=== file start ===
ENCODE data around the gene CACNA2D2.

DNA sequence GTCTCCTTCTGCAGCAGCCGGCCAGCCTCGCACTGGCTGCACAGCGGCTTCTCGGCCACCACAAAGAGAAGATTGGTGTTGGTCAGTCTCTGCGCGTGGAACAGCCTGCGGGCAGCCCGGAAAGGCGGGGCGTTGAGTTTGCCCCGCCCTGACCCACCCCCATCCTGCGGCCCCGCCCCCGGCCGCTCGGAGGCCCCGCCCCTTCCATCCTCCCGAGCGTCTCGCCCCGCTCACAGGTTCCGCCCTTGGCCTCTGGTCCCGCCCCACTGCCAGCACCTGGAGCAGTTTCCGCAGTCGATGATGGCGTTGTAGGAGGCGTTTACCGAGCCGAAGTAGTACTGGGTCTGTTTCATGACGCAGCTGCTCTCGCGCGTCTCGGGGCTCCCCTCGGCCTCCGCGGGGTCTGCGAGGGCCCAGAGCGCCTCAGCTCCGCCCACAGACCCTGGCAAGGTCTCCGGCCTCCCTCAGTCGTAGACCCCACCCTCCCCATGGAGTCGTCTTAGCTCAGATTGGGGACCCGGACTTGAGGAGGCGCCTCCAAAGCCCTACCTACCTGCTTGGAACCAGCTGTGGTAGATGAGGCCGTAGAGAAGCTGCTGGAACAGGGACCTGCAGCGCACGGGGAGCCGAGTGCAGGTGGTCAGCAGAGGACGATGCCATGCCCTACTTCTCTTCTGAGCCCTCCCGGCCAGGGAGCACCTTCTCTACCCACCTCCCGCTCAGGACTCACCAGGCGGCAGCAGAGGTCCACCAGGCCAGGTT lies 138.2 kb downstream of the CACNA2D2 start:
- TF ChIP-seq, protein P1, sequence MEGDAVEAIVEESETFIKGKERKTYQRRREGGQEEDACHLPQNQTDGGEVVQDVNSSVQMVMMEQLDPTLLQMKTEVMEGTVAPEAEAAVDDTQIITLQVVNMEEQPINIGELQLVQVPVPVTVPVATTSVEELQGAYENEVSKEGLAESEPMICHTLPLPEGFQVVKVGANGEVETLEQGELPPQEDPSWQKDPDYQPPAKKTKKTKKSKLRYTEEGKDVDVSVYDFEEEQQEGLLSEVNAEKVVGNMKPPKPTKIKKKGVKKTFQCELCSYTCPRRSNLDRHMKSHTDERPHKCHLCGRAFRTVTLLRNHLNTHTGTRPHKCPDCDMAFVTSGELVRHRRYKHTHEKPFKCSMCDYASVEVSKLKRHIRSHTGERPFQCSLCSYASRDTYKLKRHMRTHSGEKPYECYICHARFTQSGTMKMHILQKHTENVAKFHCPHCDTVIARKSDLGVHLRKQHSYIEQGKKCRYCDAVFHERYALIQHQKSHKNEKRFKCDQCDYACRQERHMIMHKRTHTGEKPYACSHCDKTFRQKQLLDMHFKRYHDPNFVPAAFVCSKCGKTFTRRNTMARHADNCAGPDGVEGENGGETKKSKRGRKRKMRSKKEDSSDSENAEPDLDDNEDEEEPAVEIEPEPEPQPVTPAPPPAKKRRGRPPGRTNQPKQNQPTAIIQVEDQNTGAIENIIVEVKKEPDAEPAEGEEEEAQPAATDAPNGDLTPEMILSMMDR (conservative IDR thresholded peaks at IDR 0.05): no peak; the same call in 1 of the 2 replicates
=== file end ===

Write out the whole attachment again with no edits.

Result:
ENCODE data around the gene CACNA2D2.

DNA sequence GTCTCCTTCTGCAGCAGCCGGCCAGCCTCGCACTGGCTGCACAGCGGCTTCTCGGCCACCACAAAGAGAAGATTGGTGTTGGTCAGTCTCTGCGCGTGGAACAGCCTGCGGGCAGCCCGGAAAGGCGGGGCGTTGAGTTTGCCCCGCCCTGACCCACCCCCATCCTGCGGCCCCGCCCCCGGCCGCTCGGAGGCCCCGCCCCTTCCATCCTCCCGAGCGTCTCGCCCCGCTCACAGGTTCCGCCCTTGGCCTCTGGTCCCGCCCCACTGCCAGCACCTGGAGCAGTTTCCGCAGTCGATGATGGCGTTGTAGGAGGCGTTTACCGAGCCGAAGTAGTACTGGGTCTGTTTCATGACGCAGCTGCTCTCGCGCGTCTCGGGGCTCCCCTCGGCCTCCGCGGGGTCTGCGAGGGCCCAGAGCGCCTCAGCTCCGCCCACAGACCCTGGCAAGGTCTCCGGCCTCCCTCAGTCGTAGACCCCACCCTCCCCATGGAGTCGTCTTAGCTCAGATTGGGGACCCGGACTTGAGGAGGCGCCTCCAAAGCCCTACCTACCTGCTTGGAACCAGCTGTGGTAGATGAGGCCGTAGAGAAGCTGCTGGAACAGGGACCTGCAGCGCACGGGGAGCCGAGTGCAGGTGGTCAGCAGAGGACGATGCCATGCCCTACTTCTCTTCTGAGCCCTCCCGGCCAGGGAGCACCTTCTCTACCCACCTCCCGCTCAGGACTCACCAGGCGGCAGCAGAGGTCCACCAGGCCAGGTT lies 138.2 kb downstream of the CACNA2D2 start:
- TF ChIP-seq, protein P1, sequence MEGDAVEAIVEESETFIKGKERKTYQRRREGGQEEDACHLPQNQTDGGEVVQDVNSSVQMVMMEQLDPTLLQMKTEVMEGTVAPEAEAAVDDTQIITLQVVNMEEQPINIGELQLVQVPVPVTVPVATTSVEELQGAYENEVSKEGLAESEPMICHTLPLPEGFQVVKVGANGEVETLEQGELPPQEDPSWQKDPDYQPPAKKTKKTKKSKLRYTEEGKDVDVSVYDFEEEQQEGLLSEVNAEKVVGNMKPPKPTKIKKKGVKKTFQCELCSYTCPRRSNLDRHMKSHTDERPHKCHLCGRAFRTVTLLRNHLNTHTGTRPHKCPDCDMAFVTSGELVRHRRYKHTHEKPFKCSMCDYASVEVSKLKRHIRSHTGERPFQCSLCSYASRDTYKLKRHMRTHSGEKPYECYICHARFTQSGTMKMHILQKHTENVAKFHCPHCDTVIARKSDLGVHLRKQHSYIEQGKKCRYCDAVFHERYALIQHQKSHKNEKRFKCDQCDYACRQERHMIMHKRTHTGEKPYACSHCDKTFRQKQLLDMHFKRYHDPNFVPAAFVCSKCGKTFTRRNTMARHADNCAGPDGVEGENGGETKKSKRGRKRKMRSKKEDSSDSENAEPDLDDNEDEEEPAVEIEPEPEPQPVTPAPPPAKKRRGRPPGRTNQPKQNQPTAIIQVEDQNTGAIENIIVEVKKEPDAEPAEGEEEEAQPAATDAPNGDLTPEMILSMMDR (conservative IDR thresholded peaks at IDR 0.05): no peak; the same call in 1 of the 2 replicates